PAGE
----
Thursday, May 31, 2012

Gretzky said What?

For a brief moment, I thought the heat was finally causing damage to my brain cells. Somehow,  messages were being scrambled or, perhaps, a simple case of not believing what was before my eyes.

What brought all this about? A headline at which read, "Gretzky: Playoff MVP Award Should Be Named After Beliveau".

Beliveau, being Jean Beliveau, the legendary captain of the Montreal Canadiens. The sports network quotes Gretzky from a piece penned by Larry Brooks of the New York Post.

"What I'd like to see is the Conn Smythe Trophy be renamed the Jean Beliveau Trophy, and have Beliveau come onto the ice with the commissioner to present the award to the MVP and then stay by the commissioner's side for the presentation of the Stanley Cup," explained Gretzky to Brooks.

As a youngster living in southern Ontario, Gretzky followed the exploits of the Toronto Maple Leafs on Hockey Night in Canada. He watched with his grandmother, Mary Gretzky. During the broadcast, young Wayne shot rubber balls at his willing grandmother.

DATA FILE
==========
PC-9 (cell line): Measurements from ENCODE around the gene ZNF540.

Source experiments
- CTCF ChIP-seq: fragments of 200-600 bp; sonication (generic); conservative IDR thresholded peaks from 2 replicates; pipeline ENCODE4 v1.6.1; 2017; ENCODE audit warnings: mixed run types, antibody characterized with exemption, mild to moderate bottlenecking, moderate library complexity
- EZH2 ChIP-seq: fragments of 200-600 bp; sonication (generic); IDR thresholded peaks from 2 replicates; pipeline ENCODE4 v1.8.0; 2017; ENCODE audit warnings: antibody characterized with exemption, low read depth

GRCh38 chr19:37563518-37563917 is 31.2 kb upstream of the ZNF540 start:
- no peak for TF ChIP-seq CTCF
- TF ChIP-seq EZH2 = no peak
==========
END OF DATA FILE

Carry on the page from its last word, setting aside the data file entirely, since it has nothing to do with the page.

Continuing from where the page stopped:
The Leafs were his team, although his favourite player was Detroit Red Wings star Gordie Howe.

Being a true student of the game, Gretzky always displayed a respect for the rich history of the sport. He showed an appreciation for those who built the game one brick at a time.

Howe was his hero, someone he admired both on and off the ice.

Gretzky met Gordie Howe in 1972 at the Kiwanis Great Men of Sports Dinner in Brantford, Ontario. At the time, Gretzky was 11-years-old.

When called upon to address the audience, Gretzky froze. Seeing his admirer struggling to get his words out, Howe sprang into action. He literally came to Gretzky's rescue.

"When someone has done what this kid has done in this rink, he doesn't have to say anything, " Howe told those in attendance.

At the age of 16, Gretzky joined the Soo Greyhounds to begin his time in Junior "A" hockey. Through his agent, Gus Badali, Gretzky insisted on being assigned the number 9, in honour of Gordie Howe. Unfortunately for Gretzky, Brian Gualazzi, a three-year veteran, already laid claim to the number. And coach Murray MacPherson wasn't about to make him relinquish it.